From grazing on snacks to dining solo, a third of Britons now regularly eat every meal on their own. Is this fuelling the loneliness epidemic or providing hidden health benefits?
Eating alone has become a defining feature of modern life: the breakfasting commuter; the household members with conflicting schedules; the widower who receives few visitors. Almost a third of British adults are eating alone most or all of the time, according to the latest Wellbeing Index, compiled with data from more than 8,000 people for Sainsburys by Oxford Economics and the National Centre for Social Research. Similarly, a Mintel survey of 2,000 UK consumers aged 16 and over has found that one in three are regularly eating every meal alone. In London, the figure rises to almost half.
Much of this solitary munching takes place behind closed doors. Single-occupancy homes are the second-most-common household size in Britain and a record 35% of over-16s are single, according to the Office for National Statistics. This is why, in 2018, Tesco announced plans to stock more than 400 single-portion products including burgers, steaks and vegetables.
As a nation, we have also become less self-conscious about solo dining. The bookings website OpenTable recently reported that reservations for one have increased across the UK by 160% since 2014. Bar seating and communal tables are increasingly popping up in restaurants.
While destigmatising solo dining in all its manifestations is liberating, our new dietary habits steer us into uncharted territory. Until now, eating in groups has been a universal human ritual. Not only is it practical (many hands make light work and also reduce our vulnerability to predators) but meals have, traditionally, been used to meet our fundamental need for connection with others. It wouldnt be making a giant leap to link eating alone with the current loneliness epidemic. One might also wonder if it is only a coincidence that this new phase is happening at the same time as rising obesity rates.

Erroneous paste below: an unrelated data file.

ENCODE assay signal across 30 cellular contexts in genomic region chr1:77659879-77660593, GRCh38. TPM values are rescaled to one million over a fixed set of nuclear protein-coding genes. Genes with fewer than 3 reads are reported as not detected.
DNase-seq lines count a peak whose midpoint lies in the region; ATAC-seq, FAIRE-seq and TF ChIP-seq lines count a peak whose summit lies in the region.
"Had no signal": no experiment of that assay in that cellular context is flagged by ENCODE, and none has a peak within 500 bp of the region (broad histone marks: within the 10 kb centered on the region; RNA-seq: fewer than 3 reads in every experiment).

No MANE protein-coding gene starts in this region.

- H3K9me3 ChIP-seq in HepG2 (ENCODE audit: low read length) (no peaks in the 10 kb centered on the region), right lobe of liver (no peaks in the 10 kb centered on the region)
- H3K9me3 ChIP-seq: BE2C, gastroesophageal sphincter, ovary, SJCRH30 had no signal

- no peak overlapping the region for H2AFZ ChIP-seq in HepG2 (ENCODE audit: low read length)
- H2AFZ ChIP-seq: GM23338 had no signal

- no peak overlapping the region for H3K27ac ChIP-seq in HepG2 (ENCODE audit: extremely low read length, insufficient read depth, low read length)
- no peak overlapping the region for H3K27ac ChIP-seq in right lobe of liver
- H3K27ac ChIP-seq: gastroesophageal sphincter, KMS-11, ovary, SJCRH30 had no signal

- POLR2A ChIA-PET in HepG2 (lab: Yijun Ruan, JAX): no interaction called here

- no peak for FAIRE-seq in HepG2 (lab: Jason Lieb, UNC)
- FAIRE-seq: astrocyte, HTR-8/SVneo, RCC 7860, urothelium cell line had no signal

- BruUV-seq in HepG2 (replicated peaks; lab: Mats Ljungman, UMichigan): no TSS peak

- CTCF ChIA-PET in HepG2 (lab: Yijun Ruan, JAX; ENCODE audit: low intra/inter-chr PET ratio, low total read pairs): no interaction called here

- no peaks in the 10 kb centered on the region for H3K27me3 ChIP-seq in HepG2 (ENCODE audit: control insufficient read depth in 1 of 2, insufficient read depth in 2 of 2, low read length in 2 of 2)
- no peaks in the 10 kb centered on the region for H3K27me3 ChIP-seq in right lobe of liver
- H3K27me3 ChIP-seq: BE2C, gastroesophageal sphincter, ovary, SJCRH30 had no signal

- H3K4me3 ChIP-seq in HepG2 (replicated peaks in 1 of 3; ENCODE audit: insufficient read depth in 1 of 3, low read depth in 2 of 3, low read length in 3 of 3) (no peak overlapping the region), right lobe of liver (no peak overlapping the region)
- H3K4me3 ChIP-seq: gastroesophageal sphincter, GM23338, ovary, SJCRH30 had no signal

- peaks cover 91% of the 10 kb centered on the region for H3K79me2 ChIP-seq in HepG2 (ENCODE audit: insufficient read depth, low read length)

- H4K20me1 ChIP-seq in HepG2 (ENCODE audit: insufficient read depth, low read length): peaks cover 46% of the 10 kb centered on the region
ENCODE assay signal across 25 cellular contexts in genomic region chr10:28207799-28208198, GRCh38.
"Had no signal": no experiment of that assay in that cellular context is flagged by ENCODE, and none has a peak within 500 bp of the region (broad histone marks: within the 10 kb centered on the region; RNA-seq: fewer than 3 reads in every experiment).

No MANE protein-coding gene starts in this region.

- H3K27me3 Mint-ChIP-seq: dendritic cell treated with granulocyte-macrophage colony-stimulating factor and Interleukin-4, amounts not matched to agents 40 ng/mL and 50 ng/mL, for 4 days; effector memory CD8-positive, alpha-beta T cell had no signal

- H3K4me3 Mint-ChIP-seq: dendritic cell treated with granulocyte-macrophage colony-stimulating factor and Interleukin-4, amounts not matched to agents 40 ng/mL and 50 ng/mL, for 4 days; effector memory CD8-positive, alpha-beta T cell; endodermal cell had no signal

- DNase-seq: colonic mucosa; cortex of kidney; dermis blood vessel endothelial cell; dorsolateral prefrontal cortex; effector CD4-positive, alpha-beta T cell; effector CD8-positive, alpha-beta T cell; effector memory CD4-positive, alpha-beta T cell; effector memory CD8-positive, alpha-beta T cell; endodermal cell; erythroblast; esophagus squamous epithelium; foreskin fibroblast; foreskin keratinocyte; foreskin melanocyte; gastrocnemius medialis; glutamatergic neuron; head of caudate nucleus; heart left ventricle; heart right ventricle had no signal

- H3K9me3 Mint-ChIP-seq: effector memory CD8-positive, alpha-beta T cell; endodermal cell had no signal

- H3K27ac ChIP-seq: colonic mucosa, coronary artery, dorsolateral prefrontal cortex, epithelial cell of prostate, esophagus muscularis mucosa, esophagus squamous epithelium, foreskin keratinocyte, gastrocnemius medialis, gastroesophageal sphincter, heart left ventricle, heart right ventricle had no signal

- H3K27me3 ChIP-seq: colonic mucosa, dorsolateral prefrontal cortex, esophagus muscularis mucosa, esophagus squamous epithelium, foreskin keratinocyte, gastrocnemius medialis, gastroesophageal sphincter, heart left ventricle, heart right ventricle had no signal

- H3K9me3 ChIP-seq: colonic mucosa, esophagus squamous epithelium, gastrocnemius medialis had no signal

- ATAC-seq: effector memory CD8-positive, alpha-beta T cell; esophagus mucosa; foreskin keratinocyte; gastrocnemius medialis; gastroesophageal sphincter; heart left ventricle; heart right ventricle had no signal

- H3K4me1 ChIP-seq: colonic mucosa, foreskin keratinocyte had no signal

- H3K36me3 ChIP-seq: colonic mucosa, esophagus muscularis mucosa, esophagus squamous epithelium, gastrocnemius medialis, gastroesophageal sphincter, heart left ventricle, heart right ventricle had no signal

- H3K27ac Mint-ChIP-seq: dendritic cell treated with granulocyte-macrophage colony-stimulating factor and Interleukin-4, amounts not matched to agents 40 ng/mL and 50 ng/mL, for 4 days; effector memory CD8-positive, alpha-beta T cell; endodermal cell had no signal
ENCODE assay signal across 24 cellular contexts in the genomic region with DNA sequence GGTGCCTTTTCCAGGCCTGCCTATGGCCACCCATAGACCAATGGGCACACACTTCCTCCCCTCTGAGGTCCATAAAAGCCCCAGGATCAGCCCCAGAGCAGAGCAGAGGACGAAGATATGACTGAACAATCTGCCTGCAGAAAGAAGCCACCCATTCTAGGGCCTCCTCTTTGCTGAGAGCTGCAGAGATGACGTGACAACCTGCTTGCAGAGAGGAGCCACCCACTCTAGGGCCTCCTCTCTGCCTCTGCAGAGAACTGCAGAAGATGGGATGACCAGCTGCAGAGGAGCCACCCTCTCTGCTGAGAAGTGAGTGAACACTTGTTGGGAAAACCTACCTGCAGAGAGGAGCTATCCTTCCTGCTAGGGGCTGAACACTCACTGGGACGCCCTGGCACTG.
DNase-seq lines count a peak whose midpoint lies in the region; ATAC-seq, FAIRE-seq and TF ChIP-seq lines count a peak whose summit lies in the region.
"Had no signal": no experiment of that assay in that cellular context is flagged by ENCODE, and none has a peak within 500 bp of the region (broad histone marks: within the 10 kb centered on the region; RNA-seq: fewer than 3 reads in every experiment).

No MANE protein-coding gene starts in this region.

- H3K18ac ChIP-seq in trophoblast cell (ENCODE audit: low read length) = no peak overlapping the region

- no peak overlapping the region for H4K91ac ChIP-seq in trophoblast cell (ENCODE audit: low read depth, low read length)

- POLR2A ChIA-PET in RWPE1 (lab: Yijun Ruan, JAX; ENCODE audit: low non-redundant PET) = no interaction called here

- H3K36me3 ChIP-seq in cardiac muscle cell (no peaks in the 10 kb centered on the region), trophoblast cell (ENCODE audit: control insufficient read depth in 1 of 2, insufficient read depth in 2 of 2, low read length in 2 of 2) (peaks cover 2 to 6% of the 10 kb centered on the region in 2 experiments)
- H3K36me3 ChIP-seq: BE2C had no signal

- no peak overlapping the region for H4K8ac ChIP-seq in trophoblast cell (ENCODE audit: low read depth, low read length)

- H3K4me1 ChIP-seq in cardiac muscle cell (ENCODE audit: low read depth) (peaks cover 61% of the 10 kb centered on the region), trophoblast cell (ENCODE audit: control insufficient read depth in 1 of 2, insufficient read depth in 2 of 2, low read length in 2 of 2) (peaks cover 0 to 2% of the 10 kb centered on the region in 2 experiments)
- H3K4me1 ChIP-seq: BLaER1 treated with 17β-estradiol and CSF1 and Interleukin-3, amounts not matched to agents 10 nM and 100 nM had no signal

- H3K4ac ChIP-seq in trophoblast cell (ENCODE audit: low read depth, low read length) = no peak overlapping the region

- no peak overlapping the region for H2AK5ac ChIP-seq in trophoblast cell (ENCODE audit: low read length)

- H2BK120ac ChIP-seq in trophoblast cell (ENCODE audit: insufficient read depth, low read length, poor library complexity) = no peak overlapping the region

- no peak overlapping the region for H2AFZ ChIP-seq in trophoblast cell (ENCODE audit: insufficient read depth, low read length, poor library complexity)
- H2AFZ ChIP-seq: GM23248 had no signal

On a micro level, deciding what to have for dinner after a long day can be a challenge. Eating alone has not only hugely changed how and what we eat but also how we talk to ourselves about eating, says Bee Wilson, the author of The Way We Eat Now. Theres a constant mismatch between a sense of how we should be eating and how were actually eating. The multi-generational family meals of the Dolmio television ads are presented as the ideal, she says, but how many of us eat like that in real life, except for at Christmas? The default number that cookbook recipes serve is still four or six, but at least recipe writers have had to meet demand for meals you can throw together in minutes. Many of us are time-poor now, but when you are cooking for one you have to do the washing up as well. In 2010, Jamie Oliver wrote a book of 30-minute recipes, only to eclipse this in 2012 with a book of 15-minute meals. Some of his recipes even broke the 10-minute barrier in his 2017 bestseller, Five Ingredients, Quick and Easy Food. And behold the rise of the single-portion, five-minute chocolate mug cake, with its comforting, studenty appeal, which can be knocked up from scratch almost as easily as from the shop-bought mixes and is perfect for one.
Increasingly, ready meals are aimed at single households but, as with any form of eating, theres probably huge diversity in the ways people eat when theyre alone, says Wilson. One way that younger generations are squaring the circle of eating alone, enjoying food but not being enslaved to the kitchen is through the rise of meal prepping, she says. Meal prep does not simply mean preparing meals. Rather it is a hashtag for an Instagram craze (10m posts and counting) for a borderline neurotically health-conscious version of batch cooking. That has been a huge phenomenon, says Wilson. So many young millennials I speak to are going on about that book The Green Roasting Tin you throw lots of delicious vegetables and herbs into a roasting tray, cook up a huge batch of it, then portion it up into tupperware boxes.